In the fall of 1908, Demant spent 6–8 weeks with Johan Turi in a mountain cabin where she assisted Turi with his book Muitalus sámiid birra ("The Book of Lapps"). She took the notebooks in which Turi had written his book in Sami back with her to Denmark. She then transcribed the text, translated it into Danish, and organized it. She was assisted by Anders Pedersen and Vilhelm Thomsen. The book was funded by the Swedish mining director, Hjalmar Lundbohm. Bogen om lapperne ("Johan Turi’s Book of Lapland") was published in 1910 in a bilingual Sami-Danish edition in 1910, and in 1931 as an English language edition.

Demant made another ethnographic visit to Sweden in 1910, where she lived in Glen with the South Sami couple Marta and Nils Nilsson.In 1913, she published Med lapperne i højfjeldet (translation: "With the Lapps in the High Mountains"), an account of Sami customs based on her one-year nomadic travels in 1907-08.[2]

Demant Hatt painted all her life and exhibited her works at art exhibitions.[8] She wrote additional works about the Sami and produced a series of paintings focused on Lapland. The collection is located at Stockholm's Nordic Museum. Other Demant-Hatt paintings are located at the Skive Museum of Art.[9] A substantial part of the Sami costume collection in the National Museum of Denmark's Ethnography Department was collected by Dement Hatt during the period of 1915-1924.[10]

In 1915, she was awarded the Barnard Medal Award.[11] She was awarded the 1940 Arthur Hazelius medal in Stockholm for her Sami research. She was a member of the Geographical Society of Finland.

Personal life[edit]

Demant had a close relationship and friendship with the Swedish geologist and chemist Hjalmar Lundbohm whom she met in Jukkasjärvi in 1907. Her artist friends were Christine Swane and Olga Lau, with whom she attended the Royal Academy of Art.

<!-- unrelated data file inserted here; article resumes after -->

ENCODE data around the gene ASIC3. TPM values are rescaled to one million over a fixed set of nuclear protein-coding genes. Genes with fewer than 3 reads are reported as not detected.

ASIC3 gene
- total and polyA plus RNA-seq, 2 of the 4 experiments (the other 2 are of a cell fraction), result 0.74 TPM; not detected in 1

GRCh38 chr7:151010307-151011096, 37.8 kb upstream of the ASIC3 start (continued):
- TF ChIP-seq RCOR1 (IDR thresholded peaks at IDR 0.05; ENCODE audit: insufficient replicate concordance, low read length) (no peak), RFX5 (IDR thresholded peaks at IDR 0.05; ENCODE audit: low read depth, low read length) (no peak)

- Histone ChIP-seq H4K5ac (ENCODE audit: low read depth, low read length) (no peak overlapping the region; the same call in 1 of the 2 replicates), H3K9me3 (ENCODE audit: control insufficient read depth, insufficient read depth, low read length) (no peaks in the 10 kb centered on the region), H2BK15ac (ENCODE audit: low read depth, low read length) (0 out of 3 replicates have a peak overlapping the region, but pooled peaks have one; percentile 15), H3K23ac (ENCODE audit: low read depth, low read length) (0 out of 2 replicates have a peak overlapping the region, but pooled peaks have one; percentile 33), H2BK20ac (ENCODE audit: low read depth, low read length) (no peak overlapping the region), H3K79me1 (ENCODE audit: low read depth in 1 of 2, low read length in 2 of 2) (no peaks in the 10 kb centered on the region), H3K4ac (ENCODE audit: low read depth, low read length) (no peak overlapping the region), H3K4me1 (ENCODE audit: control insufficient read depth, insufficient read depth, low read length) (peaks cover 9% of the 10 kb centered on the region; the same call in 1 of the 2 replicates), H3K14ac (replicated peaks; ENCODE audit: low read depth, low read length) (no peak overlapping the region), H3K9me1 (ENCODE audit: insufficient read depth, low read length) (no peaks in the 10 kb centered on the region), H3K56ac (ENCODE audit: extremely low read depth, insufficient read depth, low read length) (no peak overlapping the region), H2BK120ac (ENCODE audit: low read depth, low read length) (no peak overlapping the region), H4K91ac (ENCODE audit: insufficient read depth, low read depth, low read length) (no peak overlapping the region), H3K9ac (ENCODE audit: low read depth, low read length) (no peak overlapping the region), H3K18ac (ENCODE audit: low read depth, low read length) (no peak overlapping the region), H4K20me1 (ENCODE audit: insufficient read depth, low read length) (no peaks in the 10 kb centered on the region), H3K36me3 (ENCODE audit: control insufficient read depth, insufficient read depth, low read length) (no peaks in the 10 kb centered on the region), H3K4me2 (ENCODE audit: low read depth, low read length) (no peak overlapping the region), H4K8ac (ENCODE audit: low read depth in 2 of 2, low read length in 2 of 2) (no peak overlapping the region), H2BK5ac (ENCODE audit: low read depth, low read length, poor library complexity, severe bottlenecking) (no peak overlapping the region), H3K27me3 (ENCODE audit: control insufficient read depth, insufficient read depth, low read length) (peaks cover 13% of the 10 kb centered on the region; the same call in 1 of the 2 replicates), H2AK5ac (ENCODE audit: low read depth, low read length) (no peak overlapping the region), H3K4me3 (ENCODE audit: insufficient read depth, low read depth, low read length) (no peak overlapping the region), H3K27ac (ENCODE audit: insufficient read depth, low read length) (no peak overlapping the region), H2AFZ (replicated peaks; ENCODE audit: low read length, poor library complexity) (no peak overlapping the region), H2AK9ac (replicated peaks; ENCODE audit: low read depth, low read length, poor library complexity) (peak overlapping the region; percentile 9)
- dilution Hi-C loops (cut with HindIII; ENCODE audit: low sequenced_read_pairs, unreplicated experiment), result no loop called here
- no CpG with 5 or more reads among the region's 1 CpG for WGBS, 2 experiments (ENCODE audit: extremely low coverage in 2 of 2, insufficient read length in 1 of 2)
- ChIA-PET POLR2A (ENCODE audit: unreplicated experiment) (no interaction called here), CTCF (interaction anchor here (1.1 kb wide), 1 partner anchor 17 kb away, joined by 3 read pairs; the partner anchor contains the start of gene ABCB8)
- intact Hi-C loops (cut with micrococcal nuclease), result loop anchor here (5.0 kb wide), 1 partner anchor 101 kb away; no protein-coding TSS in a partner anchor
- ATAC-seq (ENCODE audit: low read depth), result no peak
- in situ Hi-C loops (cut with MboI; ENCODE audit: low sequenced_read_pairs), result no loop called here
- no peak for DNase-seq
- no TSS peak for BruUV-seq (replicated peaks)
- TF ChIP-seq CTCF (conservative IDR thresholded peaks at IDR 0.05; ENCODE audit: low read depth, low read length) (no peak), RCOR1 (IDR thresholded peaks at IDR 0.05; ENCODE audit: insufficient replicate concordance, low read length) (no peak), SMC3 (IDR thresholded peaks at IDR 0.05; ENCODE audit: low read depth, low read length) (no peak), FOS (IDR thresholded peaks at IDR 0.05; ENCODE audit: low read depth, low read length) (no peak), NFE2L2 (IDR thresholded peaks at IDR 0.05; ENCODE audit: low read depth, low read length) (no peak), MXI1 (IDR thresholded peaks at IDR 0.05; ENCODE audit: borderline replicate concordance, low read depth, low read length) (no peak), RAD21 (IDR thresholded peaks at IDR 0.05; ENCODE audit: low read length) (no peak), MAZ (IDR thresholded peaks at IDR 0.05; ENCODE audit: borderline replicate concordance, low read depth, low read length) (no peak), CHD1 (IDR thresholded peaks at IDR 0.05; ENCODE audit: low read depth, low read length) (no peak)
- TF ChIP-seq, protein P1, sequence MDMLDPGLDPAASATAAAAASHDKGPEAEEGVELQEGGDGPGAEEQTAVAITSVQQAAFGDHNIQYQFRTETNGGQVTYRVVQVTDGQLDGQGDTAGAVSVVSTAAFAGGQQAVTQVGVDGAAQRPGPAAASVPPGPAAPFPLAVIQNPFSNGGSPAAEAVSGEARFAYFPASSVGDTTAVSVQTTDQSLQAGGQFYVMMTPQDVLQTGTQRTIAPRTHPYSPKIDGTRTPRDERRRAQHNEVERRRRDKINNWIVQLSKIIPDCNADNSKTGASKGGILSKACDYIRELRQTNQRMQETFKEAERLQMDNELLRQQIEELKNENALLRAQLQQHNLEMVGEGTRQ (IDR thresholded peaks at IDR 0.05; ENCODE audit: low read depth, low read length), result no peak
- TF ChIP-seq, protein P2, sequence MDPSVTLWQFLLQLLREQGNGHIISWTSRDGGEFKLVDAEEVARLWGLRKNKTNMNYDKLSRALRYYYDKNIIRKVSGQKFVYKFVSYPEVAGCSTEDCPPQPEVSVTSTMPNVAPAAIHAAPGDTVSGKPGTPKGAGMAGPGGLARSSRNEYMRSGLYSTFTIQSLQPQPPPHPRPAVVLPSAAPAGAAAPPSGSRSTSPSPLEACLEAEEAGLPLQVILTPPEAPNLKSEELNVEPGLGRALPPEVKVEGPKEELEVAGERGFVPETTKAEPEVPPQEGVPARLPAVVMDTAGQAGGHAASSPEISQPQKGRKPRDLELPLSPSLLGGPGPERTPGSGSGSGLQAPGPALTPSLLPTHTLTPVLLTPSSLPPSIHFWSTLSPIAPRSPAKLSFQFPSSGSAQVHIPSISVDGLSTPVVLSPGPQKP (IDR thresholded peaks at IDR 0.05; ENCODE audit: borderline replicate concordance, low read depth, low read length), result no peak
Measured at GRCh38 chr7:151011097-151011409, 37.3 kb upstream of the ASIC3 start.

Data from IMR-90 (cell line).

In September 1911, she married Aage Gudmund Hatt,[12] a professor of cultural geography at the University of Copenhagen.

Emilie Demant Hatt wrote her autobiography, Foraarsbølger ("Spring Torrents") 1949. On her death in 1958, the manuscript was submitted to the Royal Danish Library and was subject to a 25-year rule. It was forgotten until 2002, when Johan Fellow discovered in the archives. It was published in 2002.[1]

Partial works[edit]

  • (1913), Med Lapperne i høfjeldet (Danish language)
  • (1918), Die lappländischen Nomaden in Skandinavien
  • (1920), Lappish Texts written by Johan Turi and Per Turi. With the cooperation of K. D. Wiklund, edited by Emilie Demant-Hatt (English language)
  • (1922), Ved Ilden : eventyr og historier fra Lapland (Danish language)
  • (2002), Foraarsbølger: erindringer om Carl Nielsen (Danish language)
  • (2013), With the Lapps in the High Mountains: A Woman Among the Sami 1907-8. Translation from Danish to English of 'Med lapperne i høfjeldet' by Barbara Sjoholm